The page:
President Russell M. Nelson of The Church of Jesus Christ of Latter-day Saints gestures to attendees during the 193rd Annual General Conference of The Church of Jesus Christ of Latter-day Saints in Salt Lake City on Saturday, April 1, 2023. | Jeffrey D. Allred, Deseret News
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Latter-day Saints shouldn’t live in camouflage

Leaders said Christ’s peace must be shared.

“Members across the church have felt the Lord’s gift of personal peace,” President Eyring said. “He is encouraging everyone to help others have opportunities to come unto him and qualify for that same peace themselves. Then, in turn, they will choose to seek inspiration to know how they can pass that gift along to others.”

Convert baptisms rose 26% and the Church of Jesus Christ surpassed 17 million members in 2022, according to the church’s annual statistical report, released Saturday. But more need Christ’s aid, leaders said.

“The church continues to grow everywhere, but Latter-day Saints should be shining examples of Christian living so others will desire the gospel in their lives,” said Elder Quentin L. Cook of the Quorum of the Twelve.

  • “We cannot be in camouflage. Our Christlike example of kindness, righteousness, happiness and sincere love for all peoples can create not only a guiding beacon light for them, but also an understanding that there is a safe harbor in the ordinances of salvation and exaltation of the restored gospel of Jesus Christ,” he said.

Closing a ‘ministering gap’

The efforts to help others find peace must extend within the church as well, said Elder Gerrit W. Gong of the Quorum of the Twelve Apostles.

He said church members should reach out during the Easter season to those to whom they are assigned to minister and help the church close a “ministering gap” that is found in some areas.

  • “More say they are ministering than say they are being ministered to. We do not want checklist concern.”
  • “As followers of Jesus Christ, we seek to minister to others as he does because lives are waiting to change.”
  • “It is said that those who understand the true spirit of ministering do more than before, while those who do not understand do less. Let’s do more, as our Savior would. As our hymn says, it is a blessing of duty and love.”

Christ’s help extends to parenting

The church’s manual of standards for children 12 to 17 is called For the Strength of Youth. One leader referenced that title to show how the author of Easter helps parents.

All parents feel somewhat inadequate, but Christ can make weak things strong, said Elder Dieter F. Uchtdorf of the Quorum of the Twelve Apostles.

  • “Fortunately, there is a divine source of help for parents: It is Jesus Christ.”
  • “The Savior will help you, guide you and encourage you. Seek his help. Inquire of the Lord. Just as Jesus Christ is the strength of youth, Jesus Christ is also the strength of parents.”

He noted that some parents may feel their relationship with a child is less than ideal.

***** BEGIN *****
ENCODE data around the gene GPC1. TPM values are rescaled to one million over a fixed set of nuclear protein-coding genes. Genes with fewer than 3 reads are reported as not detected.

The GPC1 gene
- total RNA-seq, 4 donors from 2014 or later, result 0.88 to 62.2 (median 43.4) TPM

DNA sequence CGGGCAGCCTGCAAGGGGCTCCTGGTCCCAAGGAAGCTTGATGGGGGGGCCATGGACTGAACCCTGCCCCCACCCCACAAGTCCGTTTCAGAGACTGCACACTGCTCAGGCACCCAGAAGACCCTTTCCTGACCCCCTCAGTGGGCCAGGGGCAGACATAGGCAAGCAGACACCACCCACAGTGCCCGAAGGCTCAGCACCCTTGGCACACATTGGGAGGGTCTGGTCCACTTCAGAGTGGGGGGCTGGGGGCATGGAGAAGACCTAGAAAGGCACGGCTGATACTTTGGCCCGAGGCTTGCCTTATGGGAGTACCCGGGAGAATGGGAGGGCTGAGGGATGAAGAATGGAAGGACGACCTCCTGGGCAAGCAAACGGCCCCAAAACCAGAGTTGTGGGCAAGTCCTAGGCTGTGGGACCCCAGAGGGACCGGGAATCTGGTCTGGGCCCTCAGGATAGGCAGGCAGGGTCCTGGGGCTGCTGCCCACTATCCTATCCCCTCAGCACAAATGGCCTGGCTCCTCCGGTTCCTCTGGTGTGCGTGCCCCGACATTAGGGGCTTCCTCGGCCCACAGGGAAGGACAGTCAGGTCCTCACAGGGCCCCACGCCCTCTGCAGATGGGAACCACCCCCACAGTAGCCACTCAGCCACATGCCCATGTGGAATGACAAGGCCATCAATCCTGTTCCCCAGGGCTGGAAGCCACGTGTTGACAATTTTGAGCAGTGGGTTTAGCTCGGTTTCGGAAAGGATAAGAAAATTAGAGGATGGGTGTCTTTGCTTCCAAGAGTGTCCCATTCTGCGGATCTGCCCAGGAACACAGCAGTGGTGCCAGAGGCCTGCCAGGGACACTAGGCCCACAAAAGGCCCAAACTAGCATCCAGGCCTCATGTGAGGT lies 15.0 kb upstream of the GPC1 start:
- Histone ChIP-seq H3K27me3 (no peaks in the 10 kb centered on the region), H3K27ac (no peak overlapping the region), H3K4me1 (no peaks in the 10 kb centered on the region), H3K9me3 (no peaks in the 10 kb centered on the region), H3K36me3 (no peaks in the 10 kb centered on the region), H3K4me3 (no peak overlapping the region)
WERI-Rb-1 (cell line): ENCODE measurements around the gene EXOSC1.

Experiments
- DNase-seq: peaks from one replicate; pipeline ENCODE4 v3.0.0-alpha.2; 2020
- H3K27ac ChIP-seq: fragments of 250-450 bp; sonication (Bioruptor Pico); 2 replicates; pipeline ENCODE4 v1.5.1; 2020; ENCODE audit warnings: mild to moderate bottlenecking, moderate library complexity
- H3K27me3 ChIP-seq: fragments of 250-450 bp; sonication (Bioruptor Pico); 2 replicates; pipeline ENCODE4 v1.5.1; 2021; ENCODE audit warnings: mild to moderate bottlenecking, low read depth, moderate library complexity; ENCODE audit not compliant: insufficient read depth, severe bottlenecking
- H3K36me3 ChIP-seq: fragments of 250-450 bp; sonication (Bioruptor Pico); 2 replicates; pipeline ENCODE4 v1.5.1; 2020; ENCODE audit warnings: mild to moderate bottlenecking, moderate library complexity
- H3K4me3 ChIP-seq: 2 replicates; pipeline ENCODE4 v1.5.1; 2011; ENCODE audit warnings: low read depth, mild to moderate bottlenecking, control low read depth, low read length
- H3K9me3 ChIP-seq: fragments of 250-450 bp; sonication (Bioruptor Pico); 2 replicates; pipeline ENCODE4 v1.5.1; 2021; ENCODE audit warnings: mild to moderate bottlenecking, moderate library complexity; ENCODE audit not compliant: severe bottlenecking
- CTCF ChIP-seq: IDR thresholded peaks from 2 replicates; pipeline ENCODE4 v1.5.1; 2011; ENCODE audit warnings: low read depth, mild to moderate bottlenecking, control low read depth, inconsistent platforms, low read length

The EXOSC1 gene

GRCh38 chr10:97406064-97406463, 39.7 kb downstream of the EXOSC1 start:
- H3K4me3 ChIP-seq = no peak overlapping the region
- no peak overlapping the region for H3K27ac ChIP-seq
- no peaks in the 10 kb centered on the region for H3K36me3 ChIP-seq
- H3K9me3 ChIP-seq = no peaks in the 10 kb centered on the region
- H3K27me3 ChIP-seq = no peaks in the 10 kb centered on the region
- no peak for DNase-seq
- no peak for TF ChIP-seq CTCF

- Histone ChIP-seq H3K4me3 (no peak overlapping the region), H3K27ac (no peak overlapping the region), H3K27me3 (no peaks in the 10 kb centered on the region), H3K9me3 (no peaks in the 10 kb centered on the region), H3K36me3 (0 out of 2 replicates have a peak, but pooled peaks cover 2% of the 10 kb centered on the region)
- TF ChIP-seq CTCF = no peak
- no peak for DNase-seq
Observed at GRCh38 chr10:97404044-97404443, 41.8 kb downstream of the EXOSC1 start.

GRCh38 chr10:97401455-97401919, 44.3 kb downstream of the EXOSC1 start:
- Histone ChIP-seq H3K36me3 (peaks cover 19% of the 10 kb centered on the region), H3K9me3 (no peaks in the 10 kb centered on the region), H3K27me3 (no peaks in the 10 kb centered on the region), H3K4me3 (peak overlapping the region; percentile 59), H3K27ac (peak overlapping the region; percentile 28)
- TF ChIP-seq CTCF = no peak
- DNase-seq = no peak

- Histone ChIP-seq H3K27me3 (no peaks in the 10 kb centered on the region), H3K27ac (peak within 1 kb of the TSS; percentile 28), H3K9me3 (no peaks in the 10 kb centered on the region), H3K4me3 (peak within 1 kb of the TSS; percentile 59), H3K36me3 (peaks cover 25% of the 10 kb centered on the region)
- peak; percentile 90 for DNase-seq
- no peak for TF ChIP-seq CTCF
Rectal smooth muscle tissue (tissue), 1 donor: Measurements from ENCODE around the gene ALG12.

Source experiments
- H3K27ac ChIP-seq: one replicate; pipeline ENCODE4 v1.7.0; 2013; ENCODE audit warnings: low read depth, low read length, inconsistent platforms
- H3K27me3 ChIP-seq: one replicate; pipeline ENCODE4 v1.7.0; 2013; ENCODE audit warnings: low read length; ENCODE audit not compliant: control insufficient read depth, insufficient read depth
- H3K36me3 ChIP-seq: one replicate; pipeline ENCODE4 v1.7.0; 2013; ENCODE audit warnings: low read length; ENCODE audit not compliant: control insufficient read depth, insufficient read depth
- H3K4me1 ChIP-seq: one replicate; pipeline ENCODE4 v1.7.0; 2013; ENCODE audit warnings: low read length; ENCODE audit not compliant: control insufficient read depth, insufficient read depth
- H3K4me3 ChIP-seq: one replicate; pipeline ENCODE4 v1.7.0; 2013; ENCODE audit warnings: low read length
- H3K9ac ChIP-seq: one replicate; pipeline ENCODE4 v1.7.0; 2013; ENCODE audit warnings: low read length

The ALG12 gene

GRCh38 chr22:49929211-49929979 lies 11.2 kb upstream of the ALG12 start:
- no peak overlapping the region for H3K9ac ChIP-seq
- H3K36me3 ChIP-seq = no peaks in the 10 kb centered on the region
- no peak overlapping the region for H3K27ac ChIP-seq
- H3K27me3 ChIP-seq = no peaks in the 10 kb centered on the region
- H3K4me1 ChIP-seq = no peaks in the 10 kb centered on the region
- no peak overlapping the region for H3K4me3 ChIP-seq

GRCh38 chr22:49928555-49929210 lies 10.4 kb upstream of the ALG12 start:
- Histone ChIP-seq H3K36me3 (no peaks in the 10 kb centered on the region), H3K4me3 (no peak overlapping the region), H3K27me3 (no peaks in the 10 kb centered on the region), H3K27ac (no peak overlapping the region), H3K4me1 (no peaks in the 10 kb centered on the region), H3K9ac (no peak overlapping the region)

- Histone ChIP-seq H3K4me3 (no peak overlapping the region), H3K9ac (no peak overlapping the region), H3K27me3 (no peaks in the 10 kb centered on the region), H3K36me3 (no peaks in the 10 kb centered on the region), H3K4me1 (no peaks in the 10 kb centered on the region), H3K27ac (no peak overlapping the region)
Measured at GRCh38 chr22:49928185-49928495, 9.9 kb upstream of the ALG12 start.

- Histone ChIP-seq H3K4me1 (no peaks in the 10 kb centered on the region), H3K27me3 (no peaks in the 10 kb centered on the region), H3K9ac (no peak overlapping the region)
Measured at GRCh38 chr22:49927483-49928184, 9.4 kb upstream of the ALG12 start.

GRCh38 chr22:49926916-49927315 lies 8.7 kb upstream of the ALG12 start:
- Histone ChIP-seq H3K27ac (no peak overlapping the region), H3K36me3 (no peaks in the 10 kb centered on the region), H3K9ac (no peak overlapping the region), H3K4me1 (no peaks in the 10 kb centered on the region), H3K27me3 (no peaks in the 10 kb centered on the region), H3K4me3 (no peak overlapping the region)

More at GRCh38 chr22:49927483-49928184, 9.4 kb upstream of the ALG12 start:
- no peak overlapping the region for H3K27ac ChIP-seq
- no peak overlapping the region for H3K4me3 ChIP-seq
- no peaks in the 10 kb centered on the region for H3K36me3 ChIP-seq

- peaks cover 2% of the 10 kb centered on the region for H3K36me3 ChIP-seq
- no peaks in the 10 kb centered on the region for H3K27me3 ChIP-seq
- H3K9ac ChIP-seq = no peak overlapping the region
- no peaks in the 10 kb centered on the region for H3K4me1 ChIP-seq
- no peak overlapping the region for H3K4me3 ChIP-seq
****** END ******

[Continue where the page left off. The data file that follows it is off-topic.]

• “That’s where the Savior’s power comes in. He heals the sick, and he can heal relationships. He multiplies bread and fish, and he can multiply the love and the joy in your home.”
President Bonnie H. Cordon, Young Women general president, and her counsellors Sister Michelle D. Craig and Sister Becky Craven hold hands after being released during the 193rd Annual General Conference of The Church of Jesus Christ of Latter-day Saints in Salt Lake City on Saturday, April 1, 2023. | Jeffrey D. Allred, Deseret News

Other speakers

President Bonnie H. Cordon, the Young Women general president, will be released on Aug. 1, according to announcements made during the Saturday afternoon session. She also spoke Saturday about peace through Christ.

  • “We live in a fallen world, with distractions coaxing our eyes and hearts downward instead of heavenward. Much like the Nephites in 3 Nephi 11, we need Jesus Christ,” she said.

She encouraged listeners to “create muscle memory of discipleship and testimony to bring into focus their reliance on Christ.

  • “The adversary creates so much noise that it can be difficult to hear the Lord’s voice. Our world, our challenges our circumstances will not get quieter, but we can and must hunger and thirst after the things of Christ to ‘hear him’ with clarity.”

The four speakers for the Saturday evening session were Elders Mark A. Bragg, K. Brett Nattress and Juan A. Uceda of the Seventy and Brother Milton Camargo, first counselor in the Sunday School general presidency.

Music for Saturday’s three sessions was provided by the Tabernacle Choir on Temple Square in the morning, a combined choir from Brigham Young University in the afternoon and a combined choir from the Logan Institute of Religion in the evening.

The conference concludes on Sunday with sessions at 10 a.m. and 2 p.m. MDT.

Attendance at the conference again is limited to 15,000 seats per session, though the Conference Center’s capacity is 20,000, because of parking and accessibility concerns related to the historic renovation of the Salt Lake Temple and other construction on and around Temple Square.